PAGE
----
The Patriot Post® · Monday Top Headline Summary

By Media Editors ·

  • CNBC reports, “The United States is planning to delay a menu of additional Chinese tariffs that were scheduled to begin on March 1 … as both sides hash out a definitive end to a wide ranging trade dispute. In a series of posts on Twitter, Trump cited ‘substantial progress’ in bilateral talks between the U.S. and China.”

  • Making the economy great again: “The Dow posted its ninth consecutive week of advances, its longest weekly winning streak in nearly 24 years, as investors continued to digest commentary surrounding progress toward a U.S.-China trade deal. The Dow closed at 26,031.81 points … by the end of Friday’s session. This was the first time the index crossed 26,000 points since November 9, and its nine straight weeks gains marked the longest streak since a 10-week run between March and May 1995.” (Yahoo Finance)

  • “Venezuelan troops on Friday killed two indigenous villagers attempting to block their convoy from reaching the Venezuela–Brazil border, where, the villagers believed, the troops planned to prevent humanitarian aid from entering the country,” National Review reports. Meanwhile, “Vice President Mike Pence will be traveling to Colombia [this] week as the White House continues to rally international support for Venezuelan opposition leader Juan Guaido,” the Washington Examiner says.

  • “The Pentagon will increase the number of troops along the U.S.-Mexico border to about 6,000 by the start of next month as the Trump administration turns its attention to securing remote areas between official ports of entry… About 1,000 additional personnel will be deployed with orders to string more concertina wire and install detection systems.” (The Washington Post)

  • “A federal judge in Texas has declared that an all-male military draft is unconstitutional, ruling that ‘the time has passed’ for a debate on whether women belong in the military,” USA Today reports. The Federalist’s Sean Davis responds, “It’s hard to imagine those who drafted this nation’s foundational legal document declaring a God-given right of the federal government to forcibly conscript young women into the service of a standing federal army, yet that’s what a court just ruled.”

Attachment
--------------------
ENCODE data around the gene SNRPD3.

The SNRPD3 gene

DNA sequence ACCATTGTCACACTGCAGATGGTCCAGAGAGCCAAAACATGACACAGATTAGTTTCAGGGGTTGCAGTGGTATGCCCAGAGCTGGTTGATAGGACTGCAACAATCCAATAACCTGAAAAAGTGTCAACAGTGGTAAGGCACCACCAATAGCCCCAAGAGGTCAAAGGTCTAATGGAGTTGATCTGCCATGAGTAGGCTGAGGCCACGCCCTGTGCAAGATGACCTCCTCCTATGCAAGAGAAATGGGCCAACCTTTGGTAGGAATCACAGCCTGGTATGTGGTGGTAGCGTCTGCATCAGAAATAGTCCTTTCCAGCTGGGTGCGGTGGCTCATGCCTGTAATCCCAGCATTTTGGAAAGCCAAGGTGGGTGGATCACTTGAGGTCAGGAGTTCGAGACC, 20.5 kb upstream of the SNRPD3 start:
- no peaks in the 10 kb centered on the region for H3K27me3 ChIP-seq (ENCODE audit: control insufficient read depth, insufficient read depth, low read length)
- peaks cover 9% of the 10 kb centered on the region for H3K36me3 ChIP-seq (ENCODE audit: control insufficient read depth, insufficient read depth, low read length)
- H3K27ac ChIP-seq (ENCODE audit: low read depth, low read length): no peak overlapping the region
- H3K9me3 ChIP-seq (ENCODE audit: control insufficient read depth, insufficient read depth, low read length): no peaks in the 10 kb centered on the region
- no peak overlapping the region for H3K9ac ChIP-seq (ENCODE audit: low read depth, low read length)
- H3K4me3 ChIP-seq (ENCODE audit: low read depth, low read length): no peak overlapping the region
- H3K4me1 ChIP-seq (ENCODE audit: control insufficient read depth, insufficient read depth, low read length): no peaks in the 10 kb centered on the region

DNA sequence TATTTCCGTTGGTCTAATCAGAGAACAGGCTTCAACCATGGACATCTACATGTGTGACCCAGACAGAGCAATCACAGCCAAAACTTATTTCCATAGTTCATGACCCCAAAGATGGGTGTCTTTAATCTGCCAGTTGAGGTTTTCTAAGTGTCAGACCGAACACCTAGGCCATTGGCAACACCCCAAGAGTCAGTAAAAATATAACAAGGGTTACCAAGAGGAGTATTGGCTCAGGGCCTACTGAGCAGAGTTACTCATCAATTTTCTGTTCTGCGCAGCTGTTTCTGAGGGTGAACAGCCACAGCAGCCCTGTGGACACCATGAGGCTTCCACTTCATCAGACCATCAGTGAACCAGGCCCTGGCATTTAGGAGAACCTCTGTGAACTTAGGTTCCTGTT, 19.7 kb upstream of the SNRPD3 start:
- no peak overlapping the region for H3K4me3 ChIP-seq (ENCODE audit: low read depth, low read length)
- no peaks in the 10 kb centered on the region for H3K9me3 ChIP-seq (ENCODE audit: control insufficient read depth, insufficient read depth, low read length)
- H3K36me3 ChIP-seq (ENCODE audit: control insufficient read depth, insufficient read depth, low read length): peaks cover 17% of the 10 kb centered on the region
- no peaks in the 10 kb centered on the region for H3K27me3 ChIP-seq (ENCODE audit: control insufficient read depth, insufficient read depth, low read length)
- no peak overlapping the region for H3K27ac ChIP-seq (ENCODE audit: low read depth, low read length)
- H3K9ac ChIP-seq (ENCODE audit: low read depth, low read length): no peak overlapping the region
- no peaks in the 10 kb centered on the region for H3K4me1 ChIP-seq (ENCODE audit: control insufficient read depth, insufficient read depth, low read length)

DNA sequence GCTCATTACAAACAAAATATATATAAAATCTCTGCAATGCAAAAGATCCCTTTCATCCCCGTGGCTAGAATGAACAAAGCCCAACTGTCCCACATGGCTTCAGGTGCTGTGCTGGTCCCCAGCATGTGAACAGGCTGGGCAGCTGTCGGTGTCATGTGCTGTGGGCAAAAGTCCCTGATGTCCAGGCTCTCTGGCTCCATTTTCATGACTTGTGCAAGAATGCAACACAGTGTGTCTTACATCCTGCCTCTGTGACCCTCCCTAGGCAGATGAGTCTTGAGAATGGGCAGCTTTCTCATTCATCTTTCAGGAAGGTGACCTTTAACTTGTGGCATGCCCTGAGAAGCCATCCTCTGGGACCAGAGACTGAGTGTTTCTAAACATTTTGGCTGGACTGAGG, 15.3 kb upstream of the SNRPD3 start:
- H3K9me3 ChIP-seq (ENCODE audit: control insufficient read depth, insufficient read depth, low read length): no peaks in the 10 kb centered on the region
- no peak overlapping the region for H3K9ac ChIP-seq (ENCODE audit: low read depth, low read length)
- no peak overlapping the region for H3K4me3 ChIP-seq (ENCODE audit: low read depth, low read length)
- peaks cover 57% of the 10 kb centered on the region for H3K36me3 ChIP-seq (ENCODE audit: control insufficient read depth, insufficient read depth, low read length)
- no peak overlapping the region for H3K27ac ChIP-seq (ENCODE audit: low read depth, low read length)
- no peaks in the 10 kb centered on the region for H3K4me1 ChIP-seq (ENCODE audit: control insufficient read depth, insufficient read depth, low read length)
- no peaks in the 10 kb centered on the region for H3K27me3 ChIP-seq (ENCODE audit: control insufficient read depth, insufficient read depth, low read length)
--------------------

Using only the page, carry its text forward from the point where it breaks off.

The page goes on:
• “President Trump is nominating Kelly Knight Craft as the new U.S. ambassador to the United Nations. If confirmed by the Senate, Craft, currently U.S. ambassador to Canada, will succeed Nikki Haley, who announced her departure last fall. The 56-year-old Craft has been ambassador to Canada since October 2017. She previously served as an alternate delegate to the U.N. during the George W. Bush administration. During her time in Ottawa, she raised eyebrows when she said that she believes in ‘both sides of the science’ when it comes to climate change.” (NPR)

  • Via The Daily Wire: “On Friday, Sen. Dianne Feinstein (D-CA) shut down a far-left activist group [the Sunrise Movement] after they used children to create a scene in her office in an attempt to push alarmist climate change policies.” A seething Feinstein said, “You come in here, and you say it has to be my way or the highway. I don’t respond to that.” The White House, meanwhile, is tackling climate alarmism by assembling “an ad hoc group of select federal scientists to reassess the government’s analysis of climate science and counter conclusions that the continued burning of fossil fuels is harming the planet,” The Washington Post reports.

  • “Special counsel Robert Mueller has filed a sentencing memo for President Trump’s former campaign manager Paul Manafort,” Axios reveals. “Mueller does not take a position on how much time in prison Manafort should serve, but accuses him of ‘repeatedly and brazenly’ breaking the law for over a decade, even after he was indicted.” The memo is more than 800 pages long.